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In Unusual Request, Center for Audit Quality Asks PCAOB to Delay Sending Revised Standards to SEC for Approval

Soyoung Ho  Senior Editor, Accounting and Compliance Alert

· 5 minute read

Soyoung Ho  Senior Editor, Accounting and Compliance Alert

· 5 minute read

In an unusual request, the Center for Audit Quality (CAQ) asked the Public Company Accounting Oversight Board (PCAOB) to delay sending two significant standards—quality control (QC) and general responsibilities of the auditor—it adopted two weeks ago to the Securities and Exchange Commission (SEC) for approval by at least 45 days.

If the board has already filed with the commission, the CAQ in a May 22, 2024, letter asked the PCAOB to withdraw and resubmit in 45 days to provide sufficient time “to review and consider the complex proposals and standards.”

This ask for the delay is unusual as the board has already voted to adopt the standards, and standard-setters do not open just-finalized rules for further comment.

But as the capital market regulator, the SEC oversees the PCAOB, and the board’s standards and budget must be approved by the commission before they can become effective.

Under Section 19(b)(2)(A) of the Securities Exchange Act of 1934, the SEC has 45 days to act after publishing the board’s rule for public comment. The commission gives the public 21 days for comment following publication in the Federal Register.

The provision allows the SEC to extend the period by an additional 45 days if the agency determines that a longer period is appropriate.

PCAOB’s Ambitious Agendas and Comment Period

The CAQ, an affiliate of the AICPA that represents accounting firms that audit public companies, also forwarded the letter to SEC Chief Accountant Paul Munter.

The request comes as the PCAOB under the leadership of Erica Williams has been pursuing the most ambitious standard-setting and rulemaking agendas in the board’s history. And the CAQ wrote the letter to the PCAOB about what is sees as insufficient time provided for comment letters.

In particular, the CAQ also asked the PCAOB to extend the comment period for two separate but related proposals intended to increase audit firm transparency. The board issued them on April 9, and comments are due by June 7.

One proposal would require firms to disclose a set of 11 standardized metrics that are intended to give some insight into the performance of audits. The other proposal would require firms to provide more disclosure, such as financial data and governance information in annual and special reporting forms filed with the PCAOB.

“Given the complexity and significance of the proposals and simultaneous standard-setting activities, we find that a 60-day comment period does not provide sufficient time for stakeholders to provide the most comprehensive and meaningful feedback,” the CAQ wrote, in asking for 120 days.

As for QC 1000 and Auditing Standards (AS) 1000, the CAQ said that “there are ways in which the current proposals interact with QC 1000 and AS 1000 that require us to study and consider the effects in combination.”

In a separate statement to Thomson Reuters, the CAQ said it continues to support the PCAOB’s goal to modernize standards. Many of the board’s standard-setting activities relate to updating interim standards it adopted from the AICPA in 2003 following the enactment of the Sarbanes-Oxley Act of 2002.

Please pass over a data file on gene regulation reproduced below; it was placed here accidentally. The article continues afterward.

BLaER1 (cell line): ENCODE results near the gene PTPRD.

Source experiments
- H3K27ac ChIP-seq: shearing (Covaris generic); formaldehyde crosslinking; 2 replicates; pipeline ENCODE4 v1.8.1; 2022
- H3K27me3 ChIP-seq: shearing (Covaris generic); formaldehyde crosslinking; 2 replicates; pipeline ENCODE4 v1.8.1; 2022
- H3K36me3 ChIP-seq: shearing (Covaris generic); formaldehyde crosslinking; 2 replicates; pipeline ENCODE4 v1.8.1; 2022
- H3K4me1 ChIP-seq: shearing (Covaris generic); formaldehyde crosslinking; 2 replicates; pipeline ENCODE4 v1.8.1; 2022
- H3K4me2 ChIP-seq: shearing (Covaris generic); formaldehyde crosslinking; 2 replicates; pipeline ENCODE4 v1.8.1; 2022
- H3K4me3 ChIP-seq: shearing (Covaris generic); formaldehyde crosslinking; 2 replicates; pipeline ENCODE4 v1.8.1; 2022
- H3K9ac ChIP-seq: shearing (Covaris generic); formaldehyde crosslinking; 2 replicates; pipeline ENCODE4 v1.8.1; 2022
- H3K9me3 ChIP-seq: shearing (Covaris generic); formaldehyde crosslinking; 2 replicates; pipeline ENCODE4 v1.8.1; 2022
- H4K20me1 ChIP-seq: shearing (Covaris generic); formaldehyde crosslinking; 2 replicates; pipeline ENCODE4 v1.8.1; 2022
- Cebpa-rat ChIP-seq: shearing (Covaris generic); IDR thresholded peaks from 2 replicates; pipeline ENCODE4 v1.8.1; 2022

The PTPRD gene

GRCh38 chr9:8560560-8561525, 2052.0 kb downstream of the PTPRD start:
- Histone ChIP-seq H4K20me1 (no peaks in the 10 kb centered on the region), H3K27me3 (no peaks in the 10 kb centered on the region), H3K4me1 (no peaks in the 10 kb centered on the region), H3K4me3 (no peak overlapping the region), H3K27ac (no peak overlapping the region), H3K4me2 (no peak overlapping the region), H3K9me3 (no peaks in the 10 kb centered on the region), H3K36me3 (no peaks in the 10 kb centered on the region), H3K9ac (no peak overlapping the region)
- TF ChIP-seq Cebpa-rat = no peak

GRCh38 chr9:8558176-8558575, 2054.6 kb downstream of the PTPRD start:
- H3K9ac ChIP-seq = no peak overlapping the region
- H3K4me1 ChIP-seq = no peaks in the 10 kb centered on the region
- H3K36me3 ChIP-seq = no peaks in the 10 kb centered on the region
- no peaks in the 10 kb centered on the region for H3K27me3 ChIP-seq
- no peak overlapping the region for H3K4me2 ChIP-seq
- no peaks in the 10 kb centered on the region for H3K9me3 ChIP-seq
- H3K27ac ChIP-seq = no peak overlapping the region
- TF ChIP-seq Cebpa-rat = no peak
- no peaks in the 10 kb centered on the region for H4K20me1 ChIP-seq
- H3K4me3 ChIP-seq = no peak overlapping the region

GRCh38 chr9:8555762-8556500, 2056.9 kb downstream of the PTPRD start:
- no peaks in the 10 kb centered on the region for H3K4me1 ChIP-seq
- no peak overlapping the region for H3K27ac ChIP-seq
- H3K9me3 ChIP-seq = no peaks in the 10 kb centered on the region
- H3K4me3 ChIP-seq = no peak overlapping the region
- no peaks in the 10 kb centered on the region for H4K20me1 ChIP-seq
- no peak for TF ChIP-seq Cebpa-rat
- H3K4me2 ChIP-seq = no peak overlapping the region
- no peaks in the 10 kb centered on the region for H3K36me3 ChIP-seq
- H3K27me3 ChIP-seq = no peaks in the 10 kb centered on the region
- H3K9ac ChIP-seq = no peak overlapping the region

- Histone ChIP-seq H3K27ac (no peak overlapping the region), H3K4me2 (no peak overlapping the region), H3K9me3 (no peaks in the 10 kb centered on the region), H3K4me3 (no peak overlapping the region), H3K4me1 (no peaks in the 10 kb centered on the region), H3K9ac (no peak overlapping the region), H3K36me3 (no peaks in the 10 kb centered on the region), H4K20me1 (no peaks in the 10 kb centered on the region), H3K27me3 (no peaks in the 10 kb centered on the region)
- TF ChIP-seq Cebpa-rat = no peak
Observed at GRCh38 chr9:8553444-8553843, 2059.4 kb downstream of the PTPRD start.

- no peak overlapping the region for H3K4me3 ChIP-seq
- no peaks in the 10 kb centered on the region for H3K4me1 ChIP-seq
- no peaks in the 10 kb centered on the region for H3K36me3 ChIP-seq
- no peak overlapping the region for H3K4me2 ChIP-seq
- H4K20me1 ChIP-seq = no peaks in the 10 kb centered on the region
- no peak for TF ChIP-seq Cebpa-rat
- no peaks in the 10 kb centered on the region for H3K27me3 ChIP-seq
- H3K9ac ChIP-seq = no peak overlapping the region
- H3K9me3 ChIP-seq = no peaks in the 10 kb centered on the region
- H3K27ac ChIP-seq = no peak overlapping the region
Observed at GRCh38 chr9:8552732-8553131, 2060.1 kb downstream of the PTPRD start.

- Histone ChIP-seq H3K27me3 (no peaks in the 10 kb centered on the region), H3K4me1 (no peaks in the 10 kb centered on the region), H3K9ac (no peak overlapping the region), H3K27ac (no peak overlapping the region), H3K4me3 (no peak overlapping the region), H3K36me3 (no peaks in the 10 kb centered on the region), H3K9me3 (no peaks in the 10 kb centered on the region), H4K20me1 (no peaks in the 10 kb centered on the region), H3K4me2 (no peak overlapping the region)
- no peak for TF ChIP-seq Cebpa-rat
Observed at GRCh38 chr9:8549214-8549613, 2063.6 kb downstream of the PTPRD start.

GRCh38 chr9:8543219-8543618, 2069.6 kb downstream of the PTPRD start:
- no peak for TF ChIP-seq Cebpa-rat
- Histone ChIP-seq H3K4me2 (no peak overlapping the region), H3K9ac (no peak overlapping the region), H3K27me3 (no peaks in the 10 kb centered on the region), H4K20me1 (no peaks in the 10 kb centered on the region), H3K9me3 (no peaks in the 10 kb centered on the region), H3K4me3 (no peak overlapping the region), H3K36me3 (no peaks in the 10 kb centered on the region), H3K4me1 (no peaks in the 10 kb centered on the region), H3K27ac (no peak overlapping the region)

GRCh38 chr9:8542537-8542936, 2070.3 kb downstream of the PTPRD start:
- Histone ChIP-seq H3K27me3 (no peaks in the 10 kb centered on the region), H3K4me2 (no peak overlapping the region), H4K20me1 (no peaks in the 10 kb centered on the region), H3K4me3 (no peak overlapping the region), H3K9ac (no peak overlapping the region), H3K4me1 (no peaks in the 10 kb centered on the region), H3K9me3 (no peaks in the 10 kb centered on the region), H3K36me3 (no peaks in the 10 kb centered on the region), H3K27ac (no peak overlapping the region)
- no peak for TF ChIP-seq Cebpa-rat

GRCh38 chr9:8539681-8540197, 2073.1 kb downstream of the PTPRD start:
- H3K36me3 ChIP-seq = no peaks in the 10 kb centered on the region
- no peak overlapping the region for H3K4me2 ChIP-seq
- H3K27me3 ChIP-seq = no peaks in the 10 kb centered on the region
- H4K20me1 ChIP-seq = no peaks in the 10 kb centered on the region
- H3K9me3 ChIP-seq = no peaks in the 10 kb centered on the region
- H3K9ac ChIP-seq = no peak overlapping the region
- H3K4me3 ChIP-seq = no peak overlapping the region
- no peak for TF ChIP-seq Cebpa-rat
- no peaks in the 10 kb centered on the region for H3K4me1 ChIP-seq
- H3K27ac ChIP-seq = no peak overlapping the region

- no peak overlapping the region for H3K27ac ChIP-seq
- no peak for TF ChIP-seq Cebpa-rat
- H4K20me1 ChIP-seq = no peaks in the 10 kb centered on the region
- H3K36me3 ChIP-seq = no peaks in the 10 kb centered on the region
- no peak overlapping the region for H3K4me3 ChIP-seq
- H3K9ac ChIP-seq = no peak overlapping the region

The CAQ pointed out, however, that small accounting firm Forvis, LLP and the CFA Institute sent letters in August 2023 to express concerns about the 60-day comment period for significant rulemakings.

“We believe extending the comment periods and delaying the 19b-4 filings [with the commission] would enable stakeholders to have adequate time to carefully weigh and consider proposed and final standards and provide meaningful feedback to the PCAOB and SEC,” the CAQ said.

The PCAOB declined to comment.

It is unclear whether the PCAOB sent the two standards to the SEC, which has yet to post them on its website for public comment as of mid-afternoon of May 24.

It is also unclear whether the SEC will take 45 or 90 days to approve or reject the standards. Because the SEC’s Office of the Chief Accountant works closely with the PCAOB, the commission has not historically disapproved the board’s changes to its standards. This is especially true when the PCAOB chair is appointed by the current leadership at the SEC.

However, regulators do consider comment letters submitted after deadline.

‘Back-door Way of Getting a Longer SEC Comment Period’

In the meantime, former PCAOB member Daniel Goelzer assumed that the CAQ’s request on the 19b-4 filings “is just a kind of back-door way of getting a longer SEC comment period.”

Goelzer agreed with the CAQ that the relationships between new AS 1000, QC 1000, and pending proposals, such as noncompliance with laws and regulations, “is potentially complex and deserves careful study.”

While the PCAOB adopted the QC 1000 and AS 1000 largely as proposed, and the CAQ could have done the analysis already, “in fairness to the CAQ, they couldn’t know whether changes to the proposals would be made until adoption actually occurred,” Goelzer said.

“The CAQ could ask the SEC to allow a longer-than-normal comment period, but I suppose they thought there was no harm in first asking the PCAOB to delay the filing,” he speculated.

“That said, I would be surprised if the PCAOB delayed the filing—I think they often have it ready to go at the time of the open meeting on a final standard,” Goelzer added. “I would also be surprised if the SEC ordered anything other than the standard comment period” of 21 days.


This article originally appeared in the May 28, 2024, edition of Accounting & Compliance Alert, available on Checkpoint.

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